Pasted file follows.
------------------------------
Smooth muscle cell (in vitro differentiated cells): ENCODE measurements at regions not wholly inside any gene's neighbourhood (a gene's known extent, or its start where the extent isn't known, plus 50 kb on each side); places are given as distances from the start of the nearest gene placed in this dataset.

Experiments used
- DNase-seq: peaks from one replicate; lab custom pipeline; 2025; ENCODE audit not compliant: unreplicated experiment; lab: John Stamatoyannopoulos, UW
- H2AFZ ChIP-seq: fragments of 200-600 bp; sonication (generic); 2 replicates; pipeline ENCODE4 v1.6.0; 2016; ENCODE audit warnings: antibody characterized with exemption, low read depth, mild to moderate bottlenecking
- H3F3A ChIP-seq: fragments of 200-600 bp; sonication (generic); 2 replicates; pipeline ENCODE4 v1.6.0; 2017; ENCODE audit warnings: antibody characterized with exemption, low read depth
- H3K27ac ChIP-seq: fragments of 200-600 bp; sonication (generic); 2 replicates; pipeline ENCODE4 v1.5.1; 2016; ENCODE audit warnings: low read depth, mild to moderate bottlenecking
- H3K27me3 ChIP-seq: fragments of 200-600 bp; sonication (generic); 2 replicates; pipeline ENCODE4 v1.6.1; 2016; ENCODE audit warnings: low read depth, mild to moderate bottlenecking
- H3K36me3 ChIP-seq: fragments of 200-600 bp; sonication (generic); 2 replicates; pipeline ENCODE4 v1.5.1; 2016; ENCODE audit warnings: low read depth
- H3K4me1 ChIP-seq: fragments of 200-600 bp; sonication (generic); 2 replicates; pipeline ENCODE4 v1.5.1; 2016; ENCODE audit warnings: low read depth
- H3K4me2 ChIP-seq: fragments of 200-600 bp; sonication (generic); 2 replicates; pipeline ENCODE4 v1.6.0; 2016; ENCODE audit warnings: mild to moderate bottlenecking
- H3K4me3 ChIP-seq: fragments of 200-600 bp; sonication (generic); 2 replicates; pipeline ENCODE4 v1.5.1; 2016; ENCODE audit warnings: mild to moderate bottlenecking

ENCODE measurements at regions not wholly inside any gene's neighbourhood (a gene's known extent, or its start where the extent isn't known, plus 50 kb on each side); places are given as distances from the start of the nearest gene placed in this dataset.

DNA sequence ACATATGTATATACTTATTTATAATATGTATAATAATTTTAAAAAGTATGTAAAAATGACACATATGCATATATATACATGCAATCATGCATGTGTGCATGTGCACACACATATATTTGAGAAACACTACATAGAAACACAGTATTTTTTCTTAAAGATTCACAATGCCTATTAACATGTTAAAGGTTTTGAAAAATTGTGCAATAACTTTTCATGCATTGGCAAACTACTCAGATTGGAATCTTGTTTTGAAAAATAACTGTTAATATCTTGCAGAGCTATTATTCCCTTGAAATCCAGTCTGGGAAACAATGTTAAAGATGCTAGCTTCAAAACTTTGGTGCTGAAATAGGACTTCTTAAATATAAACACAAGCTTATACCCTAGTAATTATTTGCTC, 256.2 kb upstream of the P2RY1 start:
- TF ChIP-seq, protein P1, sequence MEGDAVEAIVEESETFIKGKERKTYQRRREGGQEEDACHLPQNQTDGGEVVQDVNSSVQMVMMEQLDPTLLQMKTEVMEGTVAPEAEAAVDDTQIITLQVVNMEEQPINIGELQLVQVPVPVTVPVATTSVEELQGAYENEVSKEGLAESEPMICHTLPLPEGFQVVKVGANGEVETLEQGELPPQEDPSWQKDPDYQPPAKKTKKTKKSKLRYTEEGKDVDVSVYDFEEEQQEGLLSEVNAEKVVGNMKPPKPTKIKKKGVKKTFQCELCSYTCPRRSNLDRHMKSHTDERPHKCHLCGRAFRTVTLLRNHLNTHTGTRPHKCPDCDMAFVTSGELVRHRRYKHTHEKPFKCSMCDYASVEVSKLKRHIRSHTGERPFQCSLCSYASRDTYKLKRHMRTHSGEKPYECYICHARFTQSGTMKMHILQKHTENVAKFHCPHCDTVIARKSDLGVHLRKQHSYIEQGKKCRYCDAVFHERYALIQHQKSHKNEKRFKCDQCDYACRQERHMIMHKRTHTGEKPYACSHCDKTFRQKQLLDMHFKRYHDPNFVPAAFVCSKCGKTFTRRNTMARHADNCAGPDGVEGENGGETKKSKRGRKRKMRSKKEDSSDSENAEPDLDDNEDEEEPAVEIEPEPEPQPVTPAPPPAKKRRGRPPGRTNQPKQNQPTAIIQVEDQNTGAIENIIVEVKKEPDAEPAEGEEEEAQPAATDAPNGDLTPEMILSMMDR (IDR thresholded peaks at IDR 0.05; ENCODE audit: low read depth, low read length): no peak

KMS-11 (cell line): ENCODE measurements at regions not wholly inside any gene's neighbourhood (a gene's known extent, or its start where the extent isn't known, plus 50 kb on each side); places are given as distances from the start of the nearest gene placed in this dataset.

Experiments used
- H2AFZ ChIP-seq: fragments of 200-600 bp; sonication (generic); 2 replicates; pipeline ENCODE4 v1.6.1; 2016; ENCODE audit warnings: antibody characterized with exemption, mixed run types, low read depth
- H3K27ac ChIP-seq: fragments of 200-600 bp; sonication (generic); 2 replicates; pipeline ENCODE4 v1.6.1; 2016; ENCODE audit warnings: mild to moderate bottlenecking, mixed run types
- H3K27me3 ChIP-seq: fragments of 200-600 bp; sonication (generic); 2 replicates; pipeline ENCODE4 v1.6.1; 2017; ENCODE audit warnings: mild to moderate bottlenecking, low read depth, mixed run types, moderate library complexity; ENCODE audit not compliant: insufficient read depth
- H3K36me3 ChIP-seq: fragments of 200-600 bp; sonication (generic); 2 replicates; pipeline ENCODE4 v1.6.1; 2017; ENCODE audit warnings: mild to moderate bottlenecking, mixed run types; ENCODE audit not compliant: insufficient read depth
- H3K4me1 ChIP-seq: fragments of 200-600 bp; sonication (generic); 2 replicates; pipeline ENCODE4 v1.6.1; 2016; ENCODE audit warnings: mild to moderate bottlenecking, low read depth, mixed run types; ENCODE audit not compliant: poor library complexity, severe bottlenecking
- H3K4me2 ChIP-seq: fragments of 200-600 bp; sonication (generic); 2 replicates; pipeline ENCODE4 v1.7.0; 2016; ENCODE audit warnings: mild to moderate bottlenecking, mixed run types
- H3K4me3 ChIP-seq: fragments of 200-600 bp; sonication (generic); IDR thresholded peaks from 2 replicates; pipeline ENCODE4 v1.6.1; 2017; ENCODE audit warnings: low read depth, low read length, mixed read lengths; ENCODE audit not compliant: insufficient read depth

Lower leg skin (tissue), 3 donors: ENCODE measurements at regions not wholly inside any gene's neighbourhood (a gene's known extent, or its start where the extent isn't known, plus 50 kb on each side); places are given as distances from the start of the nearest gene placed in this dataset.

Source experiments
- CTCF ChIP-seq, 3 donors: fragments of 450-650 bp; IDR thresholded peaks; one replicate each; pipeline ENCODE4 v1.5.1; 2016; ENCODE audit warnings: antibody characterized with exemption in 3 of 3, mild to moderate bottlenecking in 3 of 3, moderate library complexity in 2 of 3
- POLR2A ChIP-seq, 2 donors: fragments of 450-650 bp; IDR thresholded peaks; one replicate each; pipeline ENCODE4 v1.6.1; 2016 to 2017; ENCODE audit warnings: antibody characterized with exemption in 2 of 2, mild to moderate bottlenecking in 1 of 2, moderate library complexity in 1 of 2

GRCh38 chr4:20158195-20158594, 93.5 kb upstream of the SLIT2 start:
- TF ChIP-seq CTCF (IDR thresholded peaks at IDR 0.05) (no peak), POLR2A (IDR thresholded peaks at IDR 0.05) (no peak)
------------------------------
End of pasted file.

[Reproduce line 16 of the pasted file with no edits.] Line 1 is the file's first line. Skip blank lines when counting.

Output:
Experiments used